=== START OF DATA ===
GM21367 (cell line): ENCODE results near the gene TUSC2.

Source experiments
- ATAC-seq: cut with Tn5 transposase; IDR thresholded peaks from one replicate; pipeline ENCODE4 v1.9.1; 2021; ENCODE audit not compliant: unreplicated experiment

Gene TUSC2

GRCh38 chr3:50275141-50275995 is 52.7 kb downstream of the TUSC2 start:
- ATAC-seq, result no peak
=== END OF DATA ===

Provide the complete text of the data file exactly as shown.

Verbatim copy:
GM21367 (cell line): ENCODE results near the gene TUSC2.

Source experiments
- ATAC-seq: cut with Tn5 transposase; IDR thresholded peaks from one replicate; pipeline ENCODE4 v1.9.1; 2021; ENCODE audit not compliant: unreplicated experiment

Gene TUSC2

GRCh38 chr3:50275141-50275995 is 52.7 kb downstream of the TUSC2 start:
- ATAC-seq, result no peak